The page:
Red Sox

Dave Dombrowski has a history of trading prospects, but dealing talented Anderson Espinoza still comes as a surprise

The Red Sox sent their most promising pitching prospect in years to the Padres straight-up for 27-year-old lefty Drew Pomeranz. It had better work.

Drew Pomeranz has had a breakthrough season with the Padres, but can he sustain it now that he's with the Red Sox?

COMMENTARY

We won’t be surprised again. Maybe we shouldn’t have been surprised this time.

Dave Dombrowski acquired 27-year-old lefthander Drew Pomeranz from the San Diego Padres Thursday night for 18-year-old righthander Anderson Espinoza, and the decent sample-size of immediate responses suggested a wave of trauma all around New England.

Hey, Sox got Pomeranz. Nice pickup. Saw him at the All-Star Game. He should help. It’s surely the end of you now, Buchholz!

[Pause]

[Whut?]

[Number 1 Sox Fan! mug drops to the floor, shatters into a million pieces]

Omigod he gave up Espinoza! What in the name of Lou Gorman is Dombrowski doing?!

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[Picks up mug, patiently glues it back together, drops it again during a second wave of shock and disgust.]

OK, maybe it didn’t go quite that way, but it’s an understandable presumption based on the Twitter reaction to the deal. (And every household does have that mug, you know.) Espinoza is a prospect maven’s darling, rated third or fourth in the Red Sox’ rich system. His reputation was only enhanced in fans’ eyes by an enthusiastic endorsement from Pedro Martinez, which is always the gateway to a daydream.

If Pedro likes him … well, maybe he’s like Pedro! Comps to Pedro are unfair — there’s only one Pedro, now and forever — but Espinoza seemed have the potential to flash to the major leagues and become a sensation before he could legally enjoy an adult beverage.

He is the Red Sox’ best pitching prospect since Clay Buchholz, and no, that is not a punch line. Put it this way: Red Sox fans (not to mention the Red Sox’ designated hitter) openly covet Miami’s Jose Fernandez. Espinoza probably will not be the next Fernandez. But there’s enough electricity in his arm that it is plausible to dream he could be. We’ve been waiting for someone with his promise for years, if not decades.

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If you’re a Red Sox fan, you hate to see him go.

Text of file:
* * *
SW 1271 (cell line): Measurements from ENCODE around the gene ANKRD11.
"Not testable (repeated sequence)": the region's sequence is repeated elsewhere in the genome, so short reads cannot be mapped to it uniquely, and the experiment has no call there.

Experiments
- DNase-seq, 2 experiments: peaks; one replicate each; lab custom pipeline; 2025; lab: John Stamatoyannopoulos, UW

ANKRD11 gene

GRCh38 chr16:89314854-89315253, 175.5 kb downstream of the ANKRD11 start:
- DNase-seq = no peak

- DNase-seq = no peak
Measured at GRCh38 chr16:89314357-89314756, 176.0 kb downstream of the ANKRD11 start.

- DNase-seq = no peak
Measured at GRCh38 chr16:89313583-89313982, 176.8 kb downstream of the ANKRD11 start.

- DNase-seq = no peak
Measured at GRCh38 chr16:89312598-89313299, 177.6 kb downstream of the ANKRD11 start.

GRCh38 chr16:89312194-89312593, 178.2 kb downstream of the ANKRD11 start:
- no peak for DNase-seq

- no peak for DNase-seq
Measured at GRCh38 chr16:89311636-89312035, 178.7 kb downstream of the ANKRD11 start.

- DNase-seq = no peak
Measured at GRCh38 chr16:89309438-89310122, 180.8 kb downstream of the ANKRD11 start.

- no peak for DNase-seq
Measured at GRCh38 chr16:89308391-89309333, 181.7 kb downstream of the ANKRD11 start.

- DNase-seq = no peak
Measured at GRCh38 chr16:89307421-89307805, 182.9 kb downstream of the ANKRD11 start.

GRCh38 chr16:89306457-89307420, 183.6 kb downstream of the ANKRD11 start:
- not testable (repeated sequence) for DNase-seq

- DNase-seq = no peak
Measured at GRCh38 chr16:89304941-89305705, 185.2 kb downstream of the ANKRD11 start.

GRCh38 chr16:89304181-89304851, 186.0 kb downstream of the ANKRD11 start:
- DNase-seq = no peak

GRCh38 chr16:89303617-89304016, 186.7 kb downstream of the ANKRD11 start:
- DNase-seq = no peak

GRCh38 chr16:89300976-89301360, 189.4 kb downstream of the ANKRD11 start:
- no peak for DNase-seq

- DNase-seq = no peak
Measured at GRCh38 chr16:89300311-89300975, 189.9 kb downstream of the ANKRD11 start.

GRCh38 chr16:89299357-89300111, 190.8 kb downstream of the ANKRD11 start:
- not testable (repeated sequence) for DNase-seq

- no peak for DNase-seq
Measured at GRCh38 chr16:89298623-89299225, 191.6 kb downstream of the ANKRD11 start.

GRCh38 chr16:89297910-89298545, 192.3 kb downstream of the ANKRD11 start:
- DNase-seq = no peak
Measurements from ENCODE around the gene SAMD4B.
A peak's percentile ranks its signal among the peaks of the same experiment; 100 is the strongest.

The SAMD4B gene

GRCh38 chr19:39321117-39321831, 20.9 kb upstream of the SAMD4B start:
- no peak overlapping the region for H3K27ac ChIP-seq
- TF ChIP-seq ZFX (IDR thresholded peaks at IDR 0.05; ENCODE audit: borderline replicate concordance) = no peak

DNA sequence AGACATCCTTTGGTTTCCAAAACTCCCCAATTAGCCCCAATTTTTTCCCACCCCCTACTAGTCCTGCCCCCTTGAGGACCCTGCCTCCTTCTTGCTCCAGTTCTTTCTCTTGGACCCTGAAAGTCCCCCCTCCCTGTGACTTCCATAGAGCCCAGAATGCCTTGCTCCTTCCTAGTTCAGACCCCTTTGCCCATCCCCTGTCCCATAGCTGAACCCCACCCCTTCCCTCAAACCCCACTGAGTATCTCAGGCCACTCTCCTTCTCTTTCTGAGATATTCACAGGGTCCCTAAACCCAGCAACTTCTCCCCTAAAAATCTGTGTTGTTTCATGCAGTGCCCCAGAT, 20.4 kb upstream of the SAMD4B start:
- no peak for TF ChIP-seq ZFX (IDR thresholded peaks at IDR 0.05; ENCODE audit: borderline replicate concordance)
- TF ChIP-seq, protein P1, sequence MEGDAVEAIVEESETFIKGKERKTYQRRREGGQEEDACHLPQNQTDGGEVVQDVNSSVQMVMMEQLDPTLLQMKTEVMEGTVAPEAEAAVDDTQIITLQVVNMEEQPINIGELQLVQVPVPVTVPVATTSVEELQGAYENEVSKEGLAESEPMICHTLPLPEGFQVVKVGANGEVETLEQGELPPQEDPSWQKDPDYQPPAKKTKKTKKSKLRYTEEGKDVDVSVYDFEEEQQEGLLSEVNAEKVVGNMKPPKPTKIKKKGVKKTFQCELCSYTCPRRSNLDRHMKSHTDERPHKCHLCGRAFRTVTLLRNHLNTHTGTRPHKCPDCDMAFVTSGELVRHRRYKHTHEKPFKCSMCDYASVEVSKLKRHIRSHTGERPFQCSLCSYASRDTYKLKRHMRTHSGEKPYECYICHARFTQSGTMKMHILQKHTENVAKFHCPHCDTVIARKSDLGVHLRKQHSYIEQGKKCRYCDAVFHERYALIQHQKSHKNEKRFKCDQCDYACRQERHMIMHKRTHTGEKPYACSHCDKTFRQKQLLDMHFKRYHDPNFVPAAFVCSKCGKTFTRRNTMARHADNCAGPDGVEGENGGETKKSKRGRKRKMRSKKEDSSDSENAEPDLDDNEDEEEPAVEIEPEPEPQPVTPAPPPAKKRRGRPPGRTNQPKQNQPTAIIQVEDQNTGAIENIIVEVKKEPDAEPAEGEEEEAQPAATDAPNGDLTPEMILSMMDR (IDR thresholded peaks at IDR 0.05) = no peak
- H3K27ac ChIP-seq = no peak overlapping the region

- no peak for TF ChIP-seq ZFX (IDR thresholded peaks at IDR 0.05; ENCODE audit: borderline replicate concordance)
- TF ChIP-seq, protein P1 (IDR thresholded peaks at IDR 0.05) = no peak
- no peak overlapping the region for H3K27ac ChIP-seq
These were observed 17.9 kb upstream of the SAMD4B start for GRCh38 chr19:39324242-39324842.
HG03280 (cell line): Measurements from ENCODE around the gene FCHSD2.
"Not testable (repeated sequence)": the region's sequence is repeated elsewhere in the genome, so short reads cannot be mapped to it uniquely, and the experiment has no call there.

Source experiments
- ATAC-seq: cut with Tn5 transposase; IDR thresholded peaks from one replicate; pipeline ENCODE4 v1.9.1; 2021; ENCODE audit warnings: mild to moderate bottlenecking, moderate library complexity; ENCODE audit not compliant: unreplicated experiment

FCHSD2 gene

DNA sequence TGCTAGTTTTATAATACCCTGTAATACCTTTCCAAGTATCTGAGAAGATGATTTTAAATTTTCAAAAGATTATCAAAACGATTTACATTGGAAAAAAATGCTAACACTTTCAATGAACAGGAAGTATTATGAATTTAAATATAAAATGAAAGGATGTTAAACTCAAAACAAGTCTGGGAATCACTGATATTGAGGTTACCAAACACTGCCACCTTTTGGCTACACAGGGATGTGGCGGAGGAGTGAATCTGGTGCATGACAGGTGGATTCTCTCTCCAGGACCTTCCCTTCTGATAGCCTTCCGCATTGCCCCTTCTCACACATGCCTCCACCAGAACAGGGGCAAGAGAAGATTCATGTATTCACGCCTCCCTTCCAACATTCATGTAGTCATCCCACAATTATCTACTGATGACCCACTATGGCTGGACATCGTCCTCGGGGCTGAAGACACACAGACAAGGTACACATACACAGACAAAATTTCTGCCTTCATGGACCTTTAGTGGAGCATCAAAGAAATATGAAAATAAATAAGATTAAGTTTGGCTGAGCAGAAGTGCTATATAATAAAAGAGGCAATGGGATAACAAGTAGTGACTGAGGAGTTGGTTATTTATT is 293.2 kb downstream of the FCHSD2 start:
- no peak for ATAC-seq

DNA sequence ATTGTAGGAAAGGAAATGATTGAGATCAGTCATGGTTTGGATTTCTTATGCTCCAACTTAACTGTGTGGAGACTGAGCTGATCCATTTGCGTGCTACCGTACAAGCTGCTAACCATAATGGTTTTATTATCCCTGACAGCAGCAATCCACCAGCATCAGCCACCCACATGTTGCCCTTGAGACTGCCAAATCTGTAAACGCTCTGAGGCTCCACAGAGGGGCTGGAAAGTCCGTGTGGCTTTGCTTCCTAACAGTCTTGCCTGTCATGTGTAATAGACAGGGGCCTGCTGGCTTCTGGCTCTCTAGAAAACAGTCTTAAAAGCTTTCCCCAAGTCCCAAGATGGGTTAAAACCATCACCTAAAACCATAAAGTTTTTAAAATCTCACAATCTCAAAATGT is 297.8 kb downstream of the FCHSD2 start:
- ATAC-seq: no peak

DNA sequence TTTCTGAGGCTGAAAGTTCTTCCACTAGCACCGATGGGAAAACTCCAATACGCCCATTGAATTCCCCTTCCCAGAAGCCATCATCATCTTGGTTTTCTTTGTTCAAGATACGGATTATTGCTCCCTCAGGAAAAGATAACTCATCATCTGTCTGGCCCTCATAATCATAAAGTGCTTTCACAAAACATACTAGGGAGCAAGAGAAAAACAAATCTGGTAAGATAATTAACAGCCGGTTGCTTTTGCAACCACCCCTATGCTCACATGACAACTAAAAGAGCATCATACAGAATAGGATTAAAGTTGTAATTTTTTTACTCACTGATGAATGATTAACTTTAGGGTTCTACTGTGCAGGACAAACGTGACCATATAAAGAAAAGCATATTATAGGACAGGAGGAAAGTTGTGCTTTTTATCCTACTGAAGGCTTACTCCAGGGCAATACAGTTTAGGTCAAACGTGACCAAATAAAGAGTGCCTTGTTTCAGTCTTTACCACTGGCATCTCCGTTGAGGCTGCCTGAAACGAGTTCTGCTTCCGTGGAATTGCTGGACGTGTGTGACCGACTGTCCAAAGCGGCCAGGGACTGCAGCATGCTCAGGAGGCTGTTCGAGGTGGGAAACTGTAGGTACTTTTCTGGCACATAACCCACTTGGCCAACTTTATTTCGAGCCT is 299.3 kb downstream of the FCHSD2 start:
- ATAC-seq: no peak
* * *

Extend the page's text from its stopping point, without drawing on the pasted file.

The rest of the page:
Now that promise — and the wildly fun hope that it may someday be fulfilled — belongs to Padres fans. As a franchise with little hope this year, they have to love this trade. The Red Sox, of course, made this trade because of hopes for this year. Hell, if Pomeranz bombs, he’ll still be better than some of the stiffs they’ve run out there.

And he probably will not bomb.

Pomeranz is a pedigreed — he was the No. 5 pick in 2010 — prime-of-career lefty who had moderate success with the A’s the past two seasons (3.08 ERA in 73 games, 19 as a starter) before finding his groove with the Padres this year. He’s been exceptional (2.47 ERA, 1.06 WHIP in 102 IP), but he is accompanied by significant risk. He’s had shoulder issues in the past, he’s already surpassed his previous career high in major league innings this year, his walk rate is high and his BABIP low, he was pitching in San Diego’s home run graveyard, and he must prove that his newfound success as a starter is sustainable.

Is the pitcher that Pomeranz has been this year who he will be going forward? If so, the deal will ultimately be palatable, and we can say that without knowing when Espinoza (who has a 4.38 ERA in Single A this year) will reach the majors and what he will be when he does — if he does. With pitchers, even the most promising among them, you never know how it’s going to go. Pomeranz, blooming late himself, is evidence of that.

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But the price feels steep — and that’s because it is. We’ve lauded Dombrowski for his knack for going out and getting the player he wants — Craig Kimbrel in December, or Brad Ziegler and Aaron Hill on lesser scales recently — without fiddling around. But those deals were easy to like in part because they didn’t cost elite prospects. (The Kimbrel deal cost four players, including, Manuel Margot, but the Red Sox were dealing from depth.)

This one did, and it brought back a talented pitcher who happens to be something less than a sure thing. This is the downside of Dombrowski’s boldness in going out and getting his guy.

This trade is intriguing and worrisome and fascinating. What it cannot be — or what any future trades like it cannot be — is a surprise. This is who dealin’ Dave Dombrowski is, and it’s what he does, at least — or especially — when he helms a big payroll team with immediate postseason aspirations. Frustration that Espinoza is gone is an understandable reaction. But genuine, gobsmacked surprise should be a response only if you are unfamiliar with Dombrowski’s work.

We knew he was going to trade a prospect with whom we were smitten at one point or another. Thursday night, the hammer dropped. Anderson Espinoza, Pedro-approved and Baseball America-touted, is the Padres’ new hope.

And now, strangely, Pomeranz arrives in Boston with the obligation not just to help this year, but to make us forget about a kid who has taken the mound in the big leagues only in our imaginations.

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